In The News Today

Posted at 12:43 AM (CST) by & filed under In The News.

Dear CIGAs,

The Financial Bubble Machine is cooking like never before in history. The result is higher prices even if Miss Cleo has less clients.

Hyperinflation is a currency event. It is not the product of increased business demand for anything. Right now we are fighting the battle at .8200 on the USDX.

When this battle is lost the drama above starts.

Lose it will. If not tomorrow, then very soon.

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Jim Sinclair’s Commentary

You are going to hear the term "Legacy Assets" a lot more in the near future.

Here is the formal definition:

Q: What is legacy assets?

A: Legacy assets are those assets which are less productive (outdated) and in some cases least productive overtime, they are just on the brink of being a liability.

When assets lose considerable value they are often termed as legacy assets.

Literal meaning of the word legacy is outdated or obsolete.

The informal definition is "worthless OTC derivative junk paper."

Jim Sinclair’s Commentary

Whatever it is, wherever it is, if it fits into the matrix of the OTC derivative meltdown it is being bailed out.

This has nothing to do with altruism; it is credit default derivatives that matter.

Who is going to bail out the US dollar? Not the Chinese.

Treasury plans help for muni bond market
By Tom Braithwaite in Washington and Nicole Bullock in New York
Published: May 15 2009 00:56 | Last updated: May 15 2009 00:56

The US Treasury would provide a backstop to stricken states like California, which are struggling to raise debt, under legislation due to be introduced to Congress.

Proposals published on Thursday would see the Treasury acting as a reinsurer in the market and the Federal Reserve setting up bond purchase agreements, which were commonly provided by banks until the credit crisis.

The changes present an even greater use of federal money and oversight into new areas of the market, with billions of dollars from the $700bn troubled assets relief programme – which has been used to buy stakes in banks and car companies.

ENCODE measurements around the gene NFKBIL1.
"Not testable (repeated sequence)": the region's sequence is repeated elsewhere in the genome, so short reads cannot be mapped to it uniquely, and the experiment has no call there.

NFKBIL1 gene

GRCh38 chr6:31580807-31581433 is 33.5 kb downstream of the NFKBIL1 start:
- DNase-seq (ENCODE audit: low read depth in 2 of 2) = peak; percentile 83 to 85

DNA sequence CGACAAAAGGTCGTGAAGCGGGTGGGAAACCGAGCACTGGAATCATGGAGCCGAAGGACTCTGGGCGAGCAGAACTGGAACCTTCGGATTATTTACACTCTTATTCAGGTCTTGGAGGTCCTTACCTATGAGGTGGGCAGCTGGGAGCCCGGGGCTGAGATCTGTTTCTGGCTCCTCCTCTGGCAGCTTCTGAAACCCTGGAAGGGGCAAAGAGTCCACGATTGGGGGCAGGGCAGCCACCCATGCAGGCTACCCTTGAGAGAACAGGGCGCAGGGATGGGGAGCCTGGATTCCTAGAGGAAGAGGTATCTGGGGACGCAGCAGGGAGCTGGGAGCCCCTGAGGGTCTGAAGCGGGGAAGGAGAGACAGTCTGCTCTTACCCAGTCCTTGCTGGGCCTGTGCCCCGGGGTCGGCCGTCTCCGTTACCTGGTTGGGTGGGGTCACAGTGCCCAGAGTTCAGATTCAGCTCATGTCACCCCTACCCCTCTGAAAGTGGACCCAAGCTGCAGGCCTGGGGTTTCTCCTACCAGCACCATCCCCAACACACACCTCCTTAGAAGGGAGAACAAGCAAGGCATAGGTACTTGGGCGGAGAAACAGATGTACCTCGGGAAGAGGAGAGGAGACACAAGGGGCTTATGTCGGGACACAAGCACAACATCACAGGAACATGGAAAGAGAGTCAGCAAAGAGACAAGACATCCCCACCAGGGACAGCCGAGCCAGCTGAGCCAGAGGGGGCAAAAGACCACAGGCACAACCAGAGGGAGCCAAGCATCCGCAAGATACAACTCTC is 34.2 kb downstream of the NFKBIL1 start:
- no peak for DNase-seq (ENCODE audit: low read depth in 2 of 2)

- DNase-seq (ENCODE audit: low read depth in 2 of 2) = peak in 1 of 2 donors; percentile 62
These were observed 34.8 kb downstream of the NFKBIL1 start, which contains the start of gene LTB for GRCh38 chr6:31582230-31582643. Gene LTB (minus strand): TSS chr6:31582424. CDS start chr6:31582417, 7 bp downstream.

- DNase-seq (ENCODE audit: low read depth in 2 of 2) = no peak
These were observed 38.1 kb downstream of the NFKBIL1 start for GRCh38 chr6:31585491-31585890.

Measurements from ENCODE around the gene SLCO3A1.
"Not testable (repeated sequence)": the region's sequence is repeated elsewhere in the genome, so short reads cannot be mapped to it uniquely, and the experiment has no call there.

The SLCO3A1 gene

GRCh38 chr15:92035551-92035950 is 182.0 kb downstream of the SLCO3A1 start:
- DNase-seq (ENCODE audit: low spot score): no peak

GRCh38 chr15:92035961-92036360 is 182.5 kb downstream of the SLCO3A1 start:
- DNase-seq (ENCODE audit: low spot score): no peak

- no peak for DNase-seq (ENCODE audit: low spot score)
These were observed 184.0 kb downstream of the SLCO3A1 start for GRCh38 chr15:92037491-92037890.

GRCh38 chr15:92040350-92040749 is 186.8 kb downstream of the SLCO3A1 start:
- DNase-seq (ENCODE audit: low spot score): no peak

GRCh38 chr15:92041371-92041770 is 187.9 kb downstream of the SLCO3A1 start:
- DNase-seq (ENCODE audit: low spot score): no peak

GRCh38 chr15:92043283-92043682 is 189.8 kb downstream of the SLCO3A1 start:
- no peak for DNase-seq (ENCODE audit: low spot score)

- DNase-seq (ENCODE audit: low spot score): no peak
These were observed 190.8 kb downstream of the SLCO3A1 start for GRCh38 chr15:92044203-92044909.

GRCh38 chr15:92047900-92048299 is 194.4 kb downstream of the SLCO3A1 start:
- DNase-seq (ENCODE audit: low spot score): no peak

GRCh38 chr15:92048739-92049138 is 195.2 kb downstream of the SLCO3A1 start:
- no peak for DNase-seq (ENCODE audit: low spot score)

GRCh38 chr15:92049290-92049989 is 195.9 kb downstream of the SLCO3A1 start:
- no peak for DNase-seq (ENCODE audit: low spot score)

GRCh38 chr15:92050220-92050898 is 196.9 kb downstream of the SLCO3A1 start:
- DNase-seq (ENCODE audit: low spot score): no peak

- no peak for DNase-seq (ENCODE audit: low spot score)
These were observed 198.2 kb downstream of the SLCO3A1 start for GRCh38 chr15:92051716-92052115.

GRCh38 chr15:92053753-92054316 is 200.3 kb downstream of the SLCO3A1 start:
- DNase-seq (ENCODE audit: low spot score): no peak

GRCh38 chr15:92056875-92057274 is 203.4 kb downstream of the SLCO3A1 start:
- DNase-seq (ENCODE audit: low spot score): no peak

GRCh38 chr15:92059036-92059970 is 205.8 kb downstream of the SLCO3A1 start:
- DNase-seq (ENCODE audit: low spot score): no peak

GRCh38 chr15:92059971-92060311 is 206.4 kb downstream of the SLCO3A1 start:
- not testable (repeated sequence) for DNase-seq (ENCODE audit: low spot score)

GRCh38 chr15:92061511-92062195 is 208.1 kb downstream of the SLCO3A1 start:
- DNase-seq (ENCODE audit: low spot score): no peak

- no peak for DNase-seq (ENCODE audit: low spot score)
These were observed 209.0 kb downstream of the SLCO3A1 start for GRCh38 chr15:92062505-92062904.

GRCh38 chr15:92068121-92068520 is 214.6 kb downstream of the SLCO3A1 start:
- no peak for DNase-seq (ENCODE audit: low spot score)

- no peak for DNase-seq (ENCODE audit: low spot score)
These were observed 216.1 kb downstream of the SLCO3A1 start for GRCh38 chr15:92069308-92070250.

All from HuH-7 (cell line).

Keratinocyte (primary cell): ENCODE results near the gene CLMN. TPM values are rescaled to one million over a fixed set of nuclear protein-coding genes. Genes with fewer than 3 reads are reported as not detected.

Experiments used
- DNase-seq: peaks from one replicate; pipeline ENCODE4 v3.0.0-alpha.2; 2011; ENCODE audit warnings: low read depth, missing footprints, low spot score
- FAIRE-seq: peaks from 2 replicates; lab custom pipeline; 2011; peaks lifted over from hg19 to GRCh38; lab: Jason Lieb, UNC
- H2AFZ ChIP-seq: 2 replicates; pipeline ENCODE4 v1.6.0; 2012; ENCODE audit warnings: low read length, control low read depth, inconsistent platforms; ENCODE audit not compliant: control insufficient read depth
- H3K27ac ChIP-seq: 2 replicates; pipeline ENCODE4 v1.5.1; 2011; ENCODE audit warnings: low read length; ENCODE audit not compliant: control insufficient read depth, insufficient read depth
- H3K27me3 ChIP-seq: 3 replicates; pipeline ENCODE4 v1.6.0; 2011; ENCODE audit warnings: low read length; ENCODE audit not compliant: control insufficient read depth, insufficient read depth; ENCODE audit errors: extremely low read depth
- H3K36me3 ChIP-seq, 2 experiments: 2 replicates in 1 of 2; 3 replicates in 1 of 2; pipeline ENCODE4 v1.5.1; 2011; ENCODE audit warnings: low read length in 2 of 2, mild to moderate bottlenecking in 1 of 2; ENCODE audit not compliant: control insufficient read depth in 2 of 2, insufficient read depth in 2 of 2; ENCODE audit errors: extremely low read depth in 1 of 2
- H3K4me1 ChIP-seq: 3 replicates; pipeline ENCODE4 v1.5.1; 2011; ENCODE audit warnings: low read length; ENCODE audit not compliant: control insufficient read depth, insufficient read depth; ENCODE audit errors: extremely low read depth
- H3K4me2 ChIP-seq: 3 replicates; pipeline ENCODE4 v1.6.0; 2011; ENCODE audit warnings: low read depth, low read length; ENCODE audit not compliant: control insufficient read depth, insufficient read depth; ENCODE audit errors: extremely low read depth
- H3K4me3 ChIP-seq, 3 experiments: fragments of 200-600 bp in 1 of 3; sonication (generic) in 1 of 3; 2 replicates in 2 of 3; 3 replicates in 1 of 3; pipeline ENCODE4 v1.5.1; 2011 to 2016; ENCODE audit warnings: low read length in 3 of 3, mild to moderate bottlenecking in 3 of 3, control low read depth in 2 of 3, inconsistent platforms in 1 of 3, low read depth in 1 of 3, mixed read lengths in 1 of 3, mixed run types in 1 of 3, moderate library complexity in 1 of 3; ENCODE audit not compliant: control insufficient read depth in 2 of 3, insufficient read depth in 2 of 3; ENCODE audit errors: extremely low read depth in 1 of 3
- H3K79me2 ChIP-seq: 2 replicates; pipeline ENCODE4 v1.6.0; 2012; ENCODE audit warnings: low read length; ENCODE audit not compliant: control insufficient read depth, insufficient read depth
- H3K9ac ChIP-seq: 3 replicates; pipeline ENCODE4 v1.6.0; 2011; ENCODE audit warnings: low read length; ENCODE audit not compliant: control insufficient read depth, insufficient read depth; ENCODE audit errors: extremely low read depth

Rating agencies would also come under pressure to improve state and local governments’ credit ratings, with the Securities and Exchange Commission tasked with checking that they are not assigning too high a risk of default compared with corporate bonds.

Barney Frank, the Democratic chairman of the House Financial Services Committee, who supports legislation, said that he would hold hearings into the changes on May 21.

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Jim Sinclair’s Commentary

Wall Street’s solution to "Melt Down America" is to cause the greatest bubble burst of all time.

The final result will be hyperinflation. About that there is no question at all.

It is economic law that has been all but forgotten for years that is just about to resurface with a bang.

Easy Money Did Us In – Geithner
May 14, 2009

In an interview with Charlie Rose on Tuesday, Tim Geithner admitted the bubble was caused by Greenspan’s easy money policy. Unfortunately, Charlie didn’t ask the obvious follow-up: “Why will this time be different? Why will Bernanke’s easy money policy lead to different results?”

Rose: “Looking back, what are the mistakes and what should you have done more of? Where were your instincts right, but you didn’t go far enough?”

Geithner: “…I would say there were three types of broad errors of policy and policy both here and around the world. One was that monetary policy around the world was too loose too long. And that created this just huge boom in asset prices, money chasing risk. People trying to get a higher return. That was just overwhelmingly powerful.”

Rose: “It was too easy.”

Geithner: “It was too easy, yes….

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Jim Sinclair’s Commentary